Ecologically tuned landscape of native plant species, bioswales, and rain gardens. The storm water runoff that would otherwise flow directly to Lake Chautauqua is slowed by a series of on-site detention areas that allows water to slowly evaporate, perk into the water table, or eventually flow to the lake after being filtered by the roots of carefully selected plant medium.
The home exists on a previously developed site with strong connection to natural resources and parks, as well as close connection to the Chautauqua Institution community. Each of these are green home features because they add to the quality of life and community.
The home incorporates low flow plumbing fixtures to reduce the use of water for lavatory and shower usage. The site uses harvested rainwater and treated greywater to irrigate all vegetation, reducing potable water usage for irrigation by 70%.
The energy usage of the new home is far below a standard home based on its HERS rating of 39 (the standard new code compliant home is 100). To achieve this extremely low HERS rating several strategies were employed including: Super insulated building envelop (R-55 walls and R-102 Roofs), 29% glass to floor ratio, geothermal heating and cooling with radiant floor, passive solar design including careful window placement and external louvers, lighting is designed to a lighting power density of .67 watts/square foot, all appliances are Energy Star rated, and on-site photovoltaic electricity production.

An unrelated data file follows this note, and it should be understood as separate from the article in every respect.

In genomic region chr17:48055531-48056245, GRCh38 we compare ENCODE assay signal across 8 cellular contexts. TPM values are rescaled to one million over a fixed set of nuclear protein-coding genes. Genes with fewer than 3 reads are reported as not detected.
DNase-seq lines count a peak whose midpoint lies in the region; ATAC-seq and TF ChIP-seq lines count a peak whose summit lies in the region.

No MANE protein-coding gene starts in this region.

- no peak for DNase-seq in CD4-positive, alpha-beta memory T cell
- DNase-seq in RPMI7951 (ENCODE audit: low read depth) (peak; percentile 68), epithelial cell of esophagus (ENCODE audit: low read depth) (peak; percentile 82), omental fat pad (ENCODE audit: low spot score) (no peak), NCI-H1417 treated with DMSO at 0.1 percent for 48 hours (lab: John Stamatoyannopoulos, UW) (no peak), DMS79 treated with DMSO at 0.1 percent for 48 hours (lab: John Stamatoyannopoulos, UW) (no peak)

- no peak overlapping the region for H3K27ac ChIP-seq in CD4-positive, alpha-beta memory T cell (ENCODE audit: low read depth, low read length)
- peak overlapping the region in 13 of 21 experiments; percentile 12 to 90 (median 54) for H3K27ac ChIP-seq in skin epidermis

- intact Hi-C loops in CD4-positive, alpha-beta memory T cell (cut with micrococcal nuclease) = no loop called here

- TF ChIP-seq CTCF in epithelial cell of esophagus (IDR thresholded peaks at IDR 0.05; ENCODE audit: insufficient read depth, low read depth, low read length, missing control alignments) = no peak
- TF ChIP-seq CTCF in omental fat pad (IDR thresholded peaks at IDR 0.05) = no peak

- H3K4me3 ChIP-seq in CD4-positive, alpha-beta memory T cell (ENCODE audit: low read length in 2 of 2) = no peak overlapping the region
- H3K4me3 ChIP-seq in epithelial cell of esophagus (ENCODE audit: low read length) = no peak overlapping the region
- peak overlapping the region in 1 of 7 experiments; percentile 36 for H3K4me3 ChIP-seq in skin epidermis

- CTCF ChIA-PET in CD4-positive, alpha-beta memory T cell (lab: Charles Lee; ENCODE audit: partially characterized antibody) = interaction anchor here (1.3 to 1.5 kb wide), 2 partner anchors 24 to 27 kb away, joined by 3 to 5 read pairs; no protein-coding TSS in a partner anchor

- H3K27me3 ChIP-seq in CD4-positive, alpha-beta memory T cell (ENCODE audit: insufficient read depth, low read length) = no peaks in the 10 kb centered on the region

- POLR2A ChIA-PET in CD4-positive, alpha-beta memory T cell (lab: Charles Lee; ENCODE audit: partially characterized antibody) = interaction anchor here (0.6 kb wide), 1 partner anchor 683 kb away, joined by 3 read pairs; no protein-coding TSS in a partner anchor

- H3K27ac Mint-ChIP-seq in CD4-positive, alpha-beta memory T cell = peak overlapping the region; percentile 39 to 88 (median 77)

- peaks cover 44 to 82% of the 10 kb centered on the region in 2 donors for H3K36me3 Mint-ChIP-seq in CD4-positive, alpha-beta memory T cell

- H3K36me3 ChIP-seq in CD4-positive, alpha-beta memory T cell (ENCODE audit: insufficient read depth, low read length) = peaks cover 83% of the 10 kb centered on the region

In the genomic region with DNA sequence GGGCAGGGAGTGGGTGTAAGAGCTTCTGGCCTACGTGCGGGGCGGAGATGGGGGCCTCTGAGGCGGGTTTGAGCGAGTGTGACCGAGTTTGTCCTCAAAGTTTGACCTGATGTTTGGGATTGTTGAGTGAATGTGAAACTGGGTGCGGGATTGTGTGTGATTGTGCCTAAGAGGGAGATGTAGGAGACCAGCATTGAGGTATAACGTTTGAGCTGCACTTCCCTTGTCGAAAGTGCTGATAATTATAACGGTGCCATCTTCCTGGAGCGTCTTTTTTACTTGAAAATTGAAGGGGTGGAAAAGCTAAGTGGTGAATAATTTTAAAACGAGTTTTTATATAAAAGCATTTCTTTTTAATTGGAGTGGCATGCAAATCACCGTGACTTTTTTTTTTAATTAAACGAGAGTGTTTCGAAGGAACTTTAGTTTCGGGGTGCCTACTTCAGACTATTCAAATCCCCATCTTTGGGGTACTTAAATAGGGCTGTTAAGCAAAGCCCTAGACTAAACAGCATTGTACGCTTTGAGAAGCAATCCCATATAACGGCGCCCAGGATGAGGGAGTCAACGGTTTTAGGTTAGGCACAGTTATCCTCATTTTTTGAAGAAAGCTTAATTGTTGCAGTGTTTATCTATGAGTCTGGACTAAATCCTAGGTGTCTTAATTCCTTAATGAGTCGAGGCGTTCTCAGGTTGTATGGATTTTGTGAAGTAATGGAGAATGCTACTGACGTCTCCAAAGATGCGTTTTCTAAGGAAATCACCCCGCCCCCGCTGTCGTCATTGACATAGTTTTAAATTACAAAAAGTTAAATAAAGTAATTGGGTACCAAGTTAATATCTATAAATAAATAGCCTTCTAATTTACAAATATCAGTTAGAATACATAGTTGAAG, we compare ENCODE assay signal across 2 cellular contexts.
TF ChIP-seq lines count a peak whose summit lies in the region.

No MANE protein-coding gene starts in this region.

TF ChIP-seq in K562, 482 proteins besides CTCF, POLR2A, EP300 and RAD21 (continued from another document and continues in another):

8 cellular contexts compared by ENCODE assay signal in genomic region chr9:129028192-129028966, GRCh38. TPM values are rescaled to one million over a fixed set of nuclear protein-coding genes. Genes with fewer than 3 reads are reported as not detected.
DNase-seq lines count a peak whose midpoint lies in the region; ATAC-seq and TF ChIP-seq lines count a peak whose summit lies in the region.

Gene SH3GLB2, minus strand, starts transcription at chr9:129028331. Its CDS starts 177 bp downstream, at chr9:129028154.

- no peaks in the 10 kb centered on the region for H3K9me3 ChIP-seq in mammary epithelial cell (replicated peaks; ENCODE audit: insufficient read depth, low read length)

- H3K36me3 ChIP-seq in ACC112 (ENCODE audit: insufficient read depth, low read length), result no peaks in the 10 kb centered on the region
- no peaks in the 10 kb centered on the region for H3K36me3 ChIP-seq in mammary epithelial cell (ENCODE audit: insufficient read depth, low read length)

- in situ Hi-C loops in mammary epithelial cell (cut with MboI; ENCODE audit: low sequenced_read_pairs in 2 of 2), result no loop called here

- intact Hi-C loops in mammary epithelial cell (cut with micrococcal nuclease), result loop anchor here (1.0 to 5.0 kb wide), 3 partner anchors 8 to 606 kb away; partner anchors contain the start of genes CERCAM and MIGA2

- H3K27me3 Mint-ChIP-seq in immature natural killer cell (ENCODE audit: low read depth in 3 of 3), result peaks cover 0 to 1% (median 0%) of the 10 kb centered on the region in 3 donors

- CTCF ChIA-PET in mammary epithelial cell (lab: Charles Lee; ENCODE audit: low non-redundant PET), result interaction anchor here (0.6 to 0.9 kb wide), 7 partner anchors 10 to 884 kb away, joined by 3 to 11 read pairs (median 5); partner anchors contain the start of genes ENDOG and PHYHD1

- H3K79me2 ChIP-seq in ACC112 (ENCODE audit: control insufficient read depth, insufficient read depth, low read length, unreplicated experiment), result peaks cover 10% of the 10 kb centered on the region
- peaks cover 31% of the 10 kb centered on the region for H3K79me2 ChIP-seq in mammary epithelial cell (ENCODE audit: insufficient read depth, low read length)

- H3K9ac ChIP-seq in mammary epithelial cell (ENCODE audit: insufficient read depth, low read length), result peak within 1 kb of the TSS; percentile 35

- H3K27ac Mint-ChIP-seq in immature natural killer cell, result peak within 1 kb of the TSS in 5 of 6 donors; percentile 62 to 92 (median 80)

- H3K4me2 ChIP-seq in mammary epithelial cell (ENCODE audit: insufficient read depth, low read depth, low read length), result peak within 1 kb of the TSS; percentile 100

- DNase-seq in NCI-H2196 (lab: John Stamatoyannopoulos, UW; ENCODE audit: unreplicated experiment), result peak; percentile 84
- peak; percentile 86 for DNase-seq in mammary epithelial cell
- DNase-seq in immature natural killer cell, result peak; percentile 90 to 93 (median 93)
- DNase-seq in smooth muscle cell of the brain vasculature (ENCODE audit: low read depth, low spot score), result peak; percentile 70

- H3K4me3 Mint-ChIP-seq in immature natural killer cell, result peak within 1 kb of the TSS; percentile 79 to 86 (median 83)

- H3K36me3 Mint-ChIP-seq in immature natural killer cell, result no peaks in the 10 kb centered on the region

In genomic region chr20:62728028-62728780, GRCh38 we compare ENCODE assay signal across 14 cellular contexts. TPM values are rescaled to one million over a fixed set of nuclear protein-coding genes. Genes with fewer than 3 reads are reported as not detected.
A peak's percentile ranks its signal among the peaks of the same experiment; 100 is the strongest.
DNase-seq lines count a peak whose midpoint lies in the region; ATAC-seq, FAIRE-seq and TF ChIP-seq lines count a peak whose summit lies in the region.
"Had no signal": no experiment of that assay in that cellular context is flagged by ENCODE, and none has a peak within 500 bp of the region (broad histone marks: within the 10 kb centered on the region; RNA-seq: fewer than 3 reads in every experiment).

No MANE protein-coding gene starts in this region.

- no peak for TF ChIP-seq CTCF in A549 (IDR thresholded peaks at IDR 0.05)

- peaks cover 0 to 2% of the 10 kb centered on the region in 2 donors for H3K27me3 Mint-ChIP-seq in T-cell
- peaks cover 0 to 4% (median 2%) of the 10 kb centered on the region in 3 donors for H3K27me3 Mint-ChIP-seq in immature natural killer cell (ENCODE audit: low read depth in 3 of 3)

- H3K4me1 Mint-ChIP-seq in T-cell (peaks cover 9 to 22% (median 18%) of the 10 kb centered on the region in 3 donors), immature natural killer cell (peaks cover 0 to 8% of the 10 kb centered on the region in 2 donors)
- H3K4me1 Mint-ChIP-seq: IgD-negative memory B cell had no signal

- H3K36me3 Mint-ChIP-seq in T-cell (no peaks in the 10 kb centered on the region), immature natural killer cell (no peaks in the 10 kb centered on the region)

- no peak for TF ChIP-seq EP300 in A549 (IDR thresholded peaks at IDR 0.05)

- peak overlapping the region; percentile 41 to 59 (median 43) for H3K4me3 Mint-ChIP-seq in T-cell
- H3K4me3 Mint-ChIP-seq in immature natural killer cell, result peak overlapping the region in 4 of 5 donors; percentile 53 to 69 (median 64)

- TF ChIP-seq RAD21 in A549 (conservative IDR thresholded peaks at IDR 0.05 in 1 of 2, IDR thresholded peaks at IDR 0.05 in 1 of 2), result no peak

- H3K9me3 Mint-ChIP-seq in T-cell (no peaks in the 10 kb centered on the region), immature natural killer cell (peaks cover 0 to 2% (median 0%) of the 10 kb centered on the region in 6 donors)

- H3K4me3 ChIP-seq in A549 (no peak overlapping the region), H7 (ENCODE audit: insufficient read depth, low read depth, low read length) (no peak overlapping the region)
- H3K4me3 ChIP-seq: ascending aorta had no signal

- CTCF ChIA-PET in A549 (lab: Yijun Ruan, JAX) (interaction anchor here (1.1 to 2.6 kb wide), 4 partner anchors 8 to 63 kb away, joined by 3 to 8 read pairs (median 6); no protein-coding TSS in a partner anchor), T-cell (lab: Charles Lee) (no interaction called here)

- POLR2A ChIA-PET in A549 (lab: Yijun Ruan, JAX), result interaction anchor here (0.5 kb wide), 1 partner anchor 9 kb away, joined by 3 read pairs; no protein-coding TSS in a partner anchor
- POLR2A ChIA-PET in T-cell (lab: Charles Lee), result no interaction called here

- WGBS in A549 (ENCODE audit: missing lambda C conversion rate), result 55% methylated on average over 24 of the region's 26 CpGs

The construction methods improve the energy performance and material conservation through the use of structurally insulated panels (SIP’s) and efficient framing. All wood products environmentally preferable products and are Forest Stewardship Certified (FSC).
Construction finish materials included materials that are predominantly available within the region, reducing and eliminating transportation and the fuel associated with transport. Materials were specified that contained high percentages of recycled content. Materials also included those with manufacturer programs to recycle installation waste to minimize waste to landfill.
80% of the construction waste generated during the building of the home was diverted from landfill and toward recycling alternatives.
The indoor air quality of the home is enhanced with operable windows, stack induced cross ventilation, an energy recovery ventilator, high quality filtering medium, and protection from pollutants like radon and garage pollutants.
The final step in the green homes process is the handing off of an operations and maintenance guide from the builder to the owner to help ensure systems and products are operating properly post-construction.